All Conundrums Matter
Since we are this week hypocritically obsessing over monetary policy, particularly the Federal Funds rate end of it, it’s as good a time as any to review the full history of 21st century “conundrum.” Janet Yellen’s Fed has run itself afoul of the bond market, just as Alan Greenspan’s Fed did in the middle 2000s. But that latter example wasn’t truly the first conundrum for monetary policy. There remain a great many questions (in the mainstream, anyway) about the dot-coms.
If we define conundrum more broadly as I believe more appropriate, then it’s not just about UST yields long or short. It is instead the lack of (monetary) effect through Federal Funds rate management. In the early 2000s this was apparent in a whole range of factors – starting with the stock market.
It had become conventional trading wisdom that, under Alan Greenspan, you don’t fight the Fed. He was the “maestro” who at his whim sat enormous monetary power. This idea of the so-called Greenspan-put was born sometime in 1998 after the LTCM debacle, a fiasco that nonetheless seemed to validate the premise.
The dot-com bust, however, pushed stocks very sharply lower over an unusually lengthy period of time, taking almost three years to fully complete. During that time, the Fed was not at all idle (as you can plainly see above). In less than a year, Greenspan had reduced the Federal Funds target from 6.50% down all the way to 1.75%. While the rationalization for its actions was largely economic in nature, there can be no denying that under a discretionary policy regime the FOMC heavily considered the stock market.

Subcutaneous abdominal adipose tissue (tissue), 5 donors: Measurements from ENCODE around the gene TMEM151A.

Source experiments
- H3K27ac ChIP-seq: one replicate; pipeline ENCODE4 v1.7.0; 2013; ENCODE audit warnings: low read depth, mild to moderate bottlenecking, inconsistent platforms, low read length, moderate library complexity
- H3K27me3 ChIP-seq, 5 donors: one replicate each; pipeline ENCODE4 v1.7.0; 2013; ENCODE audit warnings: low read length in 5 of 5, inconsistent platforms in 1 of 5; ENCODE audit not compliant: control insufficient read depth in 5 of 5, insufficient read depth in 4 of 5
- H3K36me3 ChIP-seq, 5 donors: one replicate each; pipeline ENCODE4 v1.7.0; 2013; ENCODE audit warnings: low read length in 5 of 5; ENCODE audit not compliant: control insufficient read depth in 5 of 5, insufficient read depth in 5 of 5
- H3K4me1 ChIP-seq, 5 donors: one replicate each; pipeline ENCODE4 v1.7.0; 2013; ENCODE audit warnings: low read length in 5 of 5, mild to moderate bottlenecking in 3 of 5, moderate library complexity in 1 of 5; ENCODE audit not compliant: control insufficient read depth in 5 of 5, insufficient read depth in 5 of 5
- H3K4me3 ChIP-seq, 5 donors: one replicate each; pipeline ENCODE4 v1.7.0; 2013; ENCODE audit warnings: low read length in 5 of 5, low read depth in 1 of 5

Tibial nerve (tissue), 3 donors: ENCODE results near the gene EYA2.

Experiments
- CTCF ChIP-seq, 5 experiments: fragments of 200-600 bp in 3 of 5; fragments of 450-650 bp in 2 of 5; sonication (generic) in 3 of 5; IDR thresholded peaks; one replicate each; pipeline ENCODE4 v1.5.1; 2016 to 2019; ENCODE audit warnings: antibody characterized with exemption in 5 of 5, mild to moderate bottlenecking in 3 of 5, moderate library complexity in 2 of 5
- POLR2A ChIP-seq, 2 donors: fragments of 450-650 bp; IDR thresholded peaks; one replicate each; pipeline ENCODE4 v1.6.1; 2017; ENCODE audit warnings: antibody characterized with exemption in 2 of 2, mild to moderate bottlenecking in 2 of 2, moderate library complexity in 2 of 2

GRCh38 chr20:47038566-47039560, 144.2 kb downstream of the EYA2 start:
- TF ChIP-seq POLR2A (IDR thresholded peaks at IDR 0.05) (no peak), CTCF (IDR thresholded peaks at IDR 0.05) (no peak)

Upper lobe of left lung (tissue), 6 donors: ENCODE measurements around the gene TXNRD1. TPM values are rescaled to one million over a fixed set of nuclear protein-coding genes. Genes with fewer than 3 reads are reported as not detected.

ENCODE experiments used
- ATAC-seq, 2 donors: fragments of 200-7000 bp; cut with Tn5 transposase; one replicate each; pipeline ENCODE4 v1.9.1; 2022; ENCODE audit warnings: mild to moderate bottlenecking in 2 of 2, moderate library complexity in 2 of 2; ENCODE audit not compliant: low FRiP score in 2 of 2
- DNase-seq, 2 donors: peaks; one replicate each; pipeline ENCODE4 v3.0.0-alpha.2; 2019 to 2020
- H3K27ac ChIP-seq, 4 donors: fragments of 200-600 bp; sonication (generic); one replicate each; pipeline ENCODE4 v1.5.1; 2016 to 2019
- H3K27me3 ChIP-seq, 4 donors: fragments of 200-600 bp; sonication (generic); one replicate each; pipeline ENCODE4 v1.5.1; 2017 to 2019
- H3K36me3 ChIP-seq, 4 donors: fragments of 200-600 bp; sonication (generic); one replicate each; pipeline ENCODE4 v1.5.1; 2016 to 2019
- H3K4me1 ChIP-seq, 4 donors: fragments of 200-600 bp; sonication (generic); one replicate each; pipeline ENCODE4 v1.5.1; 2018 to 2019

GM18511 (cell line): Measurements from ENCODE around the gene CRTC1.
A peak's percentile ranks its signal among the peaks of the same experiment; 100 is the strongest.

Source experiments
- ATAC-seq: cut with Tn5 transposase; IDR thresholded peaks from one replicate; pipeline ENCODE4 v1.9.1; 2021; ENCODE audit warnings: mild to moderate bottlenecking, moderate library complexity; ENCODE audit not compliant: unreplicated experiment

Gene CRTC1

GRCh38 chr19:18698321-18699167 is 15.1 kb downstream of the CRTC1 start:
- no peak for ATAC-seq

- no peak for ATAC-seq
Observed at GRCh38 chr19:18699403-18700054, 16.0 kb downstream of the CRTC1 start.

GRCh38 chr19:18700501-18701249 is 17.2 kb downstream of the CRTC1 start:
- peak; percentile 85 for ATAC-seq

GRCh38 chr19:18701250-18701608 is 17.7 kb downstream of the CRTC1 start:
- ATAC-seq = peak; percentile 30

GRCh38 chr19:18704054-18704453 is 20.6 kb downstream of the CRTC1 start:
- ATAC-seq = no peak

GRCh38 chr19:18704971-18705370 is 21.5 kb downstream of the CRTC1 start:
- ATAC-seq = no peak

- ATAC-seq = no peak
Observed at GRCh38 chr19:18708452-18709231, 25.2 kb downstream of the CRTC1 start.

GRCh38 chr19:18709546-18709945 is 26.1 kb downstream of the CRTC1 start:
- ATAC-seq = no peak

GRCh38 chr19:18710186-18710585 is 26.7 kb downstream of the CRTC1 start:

That was supposed to be massive “stimulus” and “accommodation” that which no stock investor should or could ignore. And yet, it clearly had no effect. The dot-com bust went on further despite what in mainstream tradition was a change to tremendously “loose” policy. Greenspan had unleashed the might of his put and stocks tanked anyway.
But it wasn’t just the stock market that failed to be accommodated. Though the dot-com recession that began in 2001 was the mildest on record, an outcome which many were and are quick to give Greenspan credit for, the economic problem persisted instead through the first years of the recovery. In other words, the issue wasn’t its depth, but the lack of growth that followed what would otherwise have been a minor footnote in economic history.